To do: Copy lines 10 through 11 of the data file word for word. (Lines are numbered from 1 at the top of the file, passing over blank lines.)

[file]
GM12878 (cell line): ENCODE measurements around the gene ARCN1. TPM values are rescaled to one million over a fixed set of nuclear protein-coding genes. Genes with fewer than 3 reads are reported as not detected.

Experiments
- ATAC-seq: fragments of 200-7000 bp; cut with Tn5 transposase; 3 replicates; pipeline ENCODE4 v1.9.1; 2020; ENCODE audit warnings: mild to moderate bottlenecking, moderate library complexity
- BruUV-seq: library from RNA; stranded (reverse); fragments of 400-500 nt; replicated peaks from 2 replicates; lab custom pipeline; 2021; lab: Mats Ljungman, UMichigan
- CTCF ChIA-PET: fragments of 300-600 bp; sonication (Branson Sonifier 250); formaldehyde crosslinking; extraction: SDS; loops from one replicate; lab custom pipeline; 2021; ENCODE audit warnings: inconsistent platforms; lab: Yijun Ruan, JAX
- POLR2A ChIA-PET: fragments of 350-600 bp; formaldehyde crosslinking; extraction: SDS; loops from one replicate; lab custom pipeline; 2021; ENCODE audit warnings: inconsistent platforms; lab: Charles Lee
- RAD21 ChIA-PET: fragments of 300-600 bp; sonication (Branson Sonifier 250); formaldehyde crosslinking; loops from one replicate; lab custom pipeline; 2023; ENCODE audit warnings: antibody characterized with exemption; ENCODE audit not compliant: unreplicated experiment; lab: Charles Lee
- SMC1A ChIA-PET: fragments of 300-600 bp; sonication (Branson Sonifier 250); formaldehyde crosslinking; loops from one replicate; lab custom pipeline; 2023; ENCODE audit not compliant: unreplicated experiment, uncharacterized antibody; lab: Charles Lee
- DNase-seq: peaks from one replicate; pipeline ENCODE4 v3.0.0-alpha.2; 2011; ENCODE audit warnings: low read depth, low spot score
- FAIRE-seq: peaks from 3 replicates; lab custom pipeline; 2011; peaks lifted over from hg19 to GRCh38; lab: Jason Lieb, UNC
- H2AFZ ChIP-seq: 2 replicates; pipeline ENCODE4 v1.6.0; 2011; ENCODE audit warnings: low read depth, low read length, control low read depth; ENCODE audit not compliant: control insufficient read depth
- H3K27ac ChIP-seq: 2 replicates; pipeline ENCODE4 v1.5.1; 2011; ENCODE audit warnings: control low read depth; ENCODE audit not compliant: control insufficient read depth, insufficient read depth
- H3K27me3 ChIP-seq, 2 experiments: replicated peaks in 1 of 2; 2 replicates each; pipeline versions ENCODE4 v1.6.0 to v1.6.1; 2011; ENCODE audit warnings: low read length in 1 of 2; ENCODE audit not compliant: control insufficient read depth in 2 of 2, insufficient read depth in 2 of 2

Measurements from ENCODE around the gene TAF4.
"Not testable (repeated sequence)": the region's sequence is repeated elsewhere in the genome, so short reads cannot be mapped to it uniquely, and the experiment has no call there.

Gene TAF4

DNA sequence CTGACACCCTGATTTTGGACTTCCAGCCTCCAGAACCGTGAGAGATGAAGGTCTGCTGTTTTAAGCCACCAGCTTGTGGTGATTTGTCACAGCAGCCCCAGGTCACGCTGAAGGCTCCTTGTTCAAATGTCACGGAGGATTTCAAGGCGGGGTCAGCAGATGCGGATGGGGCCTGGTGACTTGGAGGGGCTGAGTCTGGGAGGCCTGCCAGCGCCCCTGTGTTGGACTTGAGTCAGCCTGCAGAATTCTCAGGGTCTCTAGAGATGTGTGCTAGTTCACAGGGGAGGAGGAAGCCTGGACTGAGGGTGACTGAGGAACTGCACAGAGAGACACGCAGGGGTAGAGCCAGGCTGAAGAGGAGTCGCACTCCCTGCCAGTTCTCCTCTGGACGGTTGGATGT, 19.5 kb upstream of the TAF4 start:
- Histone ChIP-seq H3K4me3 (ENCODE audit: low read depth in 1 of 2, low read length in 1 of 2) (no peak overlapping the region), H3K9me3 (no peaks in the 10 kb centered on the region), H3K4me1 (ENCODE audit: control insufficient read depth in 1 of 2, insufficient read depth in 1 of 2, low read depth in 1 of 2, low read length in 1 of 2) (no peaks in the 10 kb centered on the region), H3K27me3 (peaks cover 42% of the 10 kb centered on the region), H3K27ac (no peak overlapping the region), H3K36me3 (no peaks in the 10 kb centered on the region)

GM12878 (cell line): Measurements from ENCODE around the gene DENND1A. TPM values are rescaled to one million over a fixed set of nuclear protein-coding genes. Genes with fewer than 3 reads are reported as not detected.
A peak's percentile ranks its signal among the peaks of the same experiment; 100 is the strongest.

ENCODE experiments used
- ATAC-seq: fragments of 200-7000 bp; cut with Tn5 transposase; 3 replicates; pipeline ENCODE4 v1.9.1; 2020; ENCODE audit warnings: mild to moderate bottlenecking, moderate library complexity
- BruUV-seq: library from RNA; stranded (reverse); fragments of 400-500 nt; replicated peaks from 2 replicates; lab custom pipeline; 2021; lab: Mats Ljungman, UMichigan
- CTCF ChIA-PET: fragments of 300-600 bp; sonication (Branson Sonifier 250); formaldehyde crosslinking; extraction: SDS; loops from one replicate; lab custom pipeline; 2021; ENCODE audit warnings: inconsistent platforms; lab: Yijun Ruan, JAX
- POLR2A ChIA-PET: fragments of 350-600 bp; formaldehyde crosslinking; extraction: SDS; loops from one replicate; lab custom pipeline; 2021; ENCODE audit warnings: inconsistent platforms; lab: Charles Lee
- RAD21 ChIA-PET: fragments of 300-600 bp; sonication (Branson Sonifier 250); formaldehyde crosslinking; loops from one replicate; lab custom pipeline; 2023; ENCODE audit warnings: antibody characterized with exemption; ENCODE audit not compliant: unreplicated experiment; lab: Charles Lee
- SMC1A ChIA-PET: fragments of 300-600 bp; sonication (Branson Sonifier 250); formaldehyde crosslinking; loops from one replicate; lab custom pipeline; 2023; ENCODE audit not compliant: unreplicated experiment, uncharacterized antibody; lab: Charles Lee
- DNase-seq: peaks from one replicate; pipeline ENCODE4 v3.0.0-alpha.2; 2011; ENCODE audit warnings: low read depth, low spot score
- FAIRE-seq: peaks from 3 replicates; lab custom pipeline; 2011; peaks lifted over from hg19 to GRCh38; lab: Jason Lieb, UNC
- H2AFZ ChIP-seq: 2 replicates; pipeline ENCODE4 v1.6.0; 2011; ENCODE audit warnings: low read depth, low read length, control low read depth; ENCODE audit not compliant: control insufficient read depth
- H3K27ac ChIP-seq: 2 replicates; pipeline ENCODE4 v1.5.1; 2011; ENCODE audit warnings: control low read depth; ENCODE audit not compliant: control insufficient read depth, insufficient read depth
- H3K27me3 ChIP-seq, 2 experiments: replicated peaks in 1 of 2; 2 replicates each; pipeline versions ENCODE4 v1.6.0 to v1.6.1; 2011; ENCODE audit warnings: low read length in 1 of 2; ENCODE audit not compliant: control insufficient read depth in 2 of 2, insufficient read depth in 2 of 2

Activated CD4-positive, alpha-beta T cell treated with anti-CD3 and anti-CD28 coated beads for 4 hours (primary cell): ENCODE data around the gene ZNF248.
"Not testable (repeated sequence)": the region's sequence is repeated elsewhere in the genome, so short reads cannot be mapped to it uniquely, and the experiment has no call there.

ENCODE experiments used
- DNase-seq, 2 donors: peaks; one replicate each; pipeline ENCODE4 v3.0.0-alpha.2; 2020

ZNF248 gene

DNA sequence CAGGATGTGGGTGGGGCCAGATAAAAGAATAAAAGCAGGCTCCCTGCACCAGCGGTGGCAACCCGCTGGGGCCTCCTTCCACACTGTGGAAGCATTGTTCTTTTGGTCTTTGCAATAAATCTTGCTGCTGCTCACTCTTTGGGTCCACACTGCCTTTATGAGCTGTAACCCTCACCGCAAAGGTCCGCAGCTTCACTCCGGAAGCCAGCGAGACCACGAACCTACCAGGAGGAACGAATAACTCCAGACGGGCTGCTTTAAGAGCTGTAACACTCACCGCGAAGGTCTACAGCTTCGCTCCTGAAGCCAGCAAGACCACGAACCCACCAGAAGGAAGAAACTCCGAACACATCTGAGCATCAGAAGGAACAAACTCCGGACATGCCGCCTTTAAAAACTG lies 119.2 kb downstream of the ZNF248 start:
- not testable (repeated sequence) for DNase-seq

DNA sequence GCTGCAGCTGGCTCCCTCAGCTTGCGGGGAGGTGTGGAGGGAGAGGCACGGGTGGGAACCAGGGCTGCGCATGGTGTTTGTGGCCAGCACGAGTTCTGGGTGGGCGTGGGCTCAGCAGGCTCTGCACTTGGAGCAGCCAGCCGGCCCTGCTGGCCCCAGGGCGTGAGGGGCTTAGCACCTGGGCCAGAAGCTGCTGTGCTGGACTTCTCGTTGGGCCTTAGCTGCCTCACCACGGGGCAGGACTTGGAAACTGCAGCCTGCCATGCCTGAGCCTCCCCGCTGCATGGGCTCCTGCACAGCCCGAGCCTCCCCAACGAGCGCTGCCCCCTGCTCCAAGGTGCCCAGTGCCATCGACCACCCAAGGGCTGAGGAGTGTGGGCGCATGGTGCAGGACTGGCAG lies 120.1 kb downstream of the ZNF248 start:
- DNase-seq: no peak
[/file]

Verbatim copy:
- FAIRE-seq: peaks from 3 replicates; lab custom pipeline; 2011; peaks lifted over from hg19 to GRCh38; lab: Jason Lieb, UNC
- H2AFZ ChIP-seq: 2 replicates; pipeline ENCODE4 v1.6.0; 2011; ENCODE audit warnings: low read depth, low read length, control low read depth; ENCODE audit not compliant: control insufficient read depth